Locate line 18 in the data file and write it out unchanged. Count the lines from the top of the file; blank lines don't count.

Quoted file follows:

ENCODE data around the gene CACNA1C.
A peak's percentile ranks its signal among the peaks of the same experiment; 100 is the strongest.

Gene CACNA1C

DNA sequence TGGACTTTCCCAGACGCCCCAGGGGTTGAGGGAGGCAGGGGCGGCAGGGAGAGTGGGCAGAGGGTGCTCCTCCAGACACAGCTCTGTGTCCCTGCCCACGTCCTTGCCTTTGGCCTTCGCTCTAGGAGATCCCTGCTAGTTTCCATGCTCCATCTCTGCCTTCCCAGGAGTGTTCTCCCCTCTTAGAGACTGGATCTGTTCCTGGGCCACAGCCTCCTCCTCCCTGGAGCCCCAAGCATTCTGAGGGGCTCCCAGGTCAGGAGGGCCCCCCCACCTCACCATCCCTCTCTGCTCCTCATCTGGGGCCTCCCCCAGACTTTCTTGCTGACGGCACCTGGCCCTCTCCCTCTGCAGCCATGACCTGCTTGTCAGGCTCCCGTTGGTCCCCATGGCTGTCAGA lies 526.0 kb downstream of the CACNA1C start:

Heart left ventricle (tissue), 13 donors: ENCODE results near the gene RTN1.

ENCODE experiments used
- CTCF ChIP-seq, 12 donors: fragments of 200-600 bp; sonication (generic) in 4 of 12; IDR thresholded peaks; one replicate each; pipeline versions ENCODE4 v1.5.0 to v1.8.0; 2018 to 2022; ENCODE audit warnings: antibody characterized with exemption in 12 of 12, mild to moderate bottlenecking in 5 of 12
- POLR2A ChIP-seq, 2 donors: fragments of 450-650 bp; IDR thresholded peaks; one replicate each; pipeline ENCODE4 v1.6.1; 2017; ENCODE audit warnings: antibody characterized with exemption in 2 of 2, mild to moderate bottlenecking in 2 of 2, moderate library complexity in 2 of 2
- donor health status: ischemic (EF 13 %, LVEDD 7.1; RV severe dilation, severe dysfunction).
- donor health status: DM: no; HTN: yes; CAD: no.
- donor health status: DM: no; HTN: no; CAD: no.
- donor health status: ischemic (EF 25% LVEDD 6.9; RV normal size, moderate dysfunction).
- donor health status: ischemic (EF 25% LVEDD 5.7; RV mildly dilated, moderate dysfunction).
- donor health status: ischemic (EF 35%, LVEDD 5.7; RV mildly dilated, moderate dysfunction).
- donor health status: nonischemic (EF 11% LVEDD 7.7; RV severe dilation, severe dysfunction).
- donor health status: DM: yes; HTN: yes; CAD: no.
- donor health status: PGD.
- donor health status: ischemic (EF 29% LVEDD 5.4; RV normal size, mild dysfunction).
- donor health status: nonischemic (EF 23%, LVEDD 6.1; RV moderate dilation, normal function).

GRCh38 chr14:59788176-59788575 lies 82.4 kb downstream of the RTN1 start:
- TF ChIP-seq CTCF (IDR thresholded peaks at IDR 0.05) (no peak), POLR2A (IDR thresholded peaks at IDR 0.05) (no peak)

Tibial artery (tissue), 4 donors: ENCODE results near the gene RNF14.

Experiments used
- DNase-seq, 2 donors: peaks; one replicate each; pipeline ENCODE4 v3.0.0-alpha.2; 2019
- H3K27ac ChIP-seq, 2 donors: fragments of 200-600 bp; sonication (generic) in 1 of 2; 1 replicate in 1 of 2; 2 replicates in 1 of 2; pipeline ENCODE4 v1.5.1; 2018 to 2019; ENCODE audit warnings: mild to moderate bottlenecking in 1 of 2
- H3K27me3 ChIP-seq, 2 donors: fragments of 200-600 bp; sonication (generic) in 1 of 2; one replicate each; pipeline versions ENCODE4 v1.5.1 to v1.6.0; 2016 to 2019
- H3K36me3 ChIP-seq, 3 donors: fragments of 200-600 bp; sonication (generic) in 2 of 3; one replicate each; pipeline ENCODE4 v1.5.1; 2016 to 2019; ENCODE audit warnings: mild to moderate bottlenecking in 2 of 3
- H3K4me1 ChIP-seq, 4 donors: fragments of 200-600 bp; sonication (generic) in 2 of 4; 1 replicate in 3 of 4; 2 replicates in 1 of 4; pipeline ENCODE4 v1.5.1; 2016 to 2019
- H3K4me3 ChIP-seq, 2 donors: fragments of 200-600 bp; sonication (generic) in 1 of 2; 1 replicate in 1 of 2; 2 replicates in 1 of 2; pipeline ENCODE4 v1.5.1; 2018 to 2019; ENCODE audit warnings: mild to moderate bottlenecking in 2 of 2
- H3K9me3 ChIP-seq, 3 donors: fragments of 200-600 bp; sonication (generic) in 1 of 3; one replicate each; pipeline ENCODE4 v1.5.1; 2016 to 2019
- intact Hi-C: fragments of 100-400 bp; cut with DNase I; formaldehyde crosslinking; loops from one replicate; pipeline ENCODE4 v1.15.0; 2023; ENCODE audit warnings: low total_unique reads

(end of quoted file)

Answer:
- donor health status: ischemic (EF 29% LVEDD 5.4; RV normal size, mild dysfunction).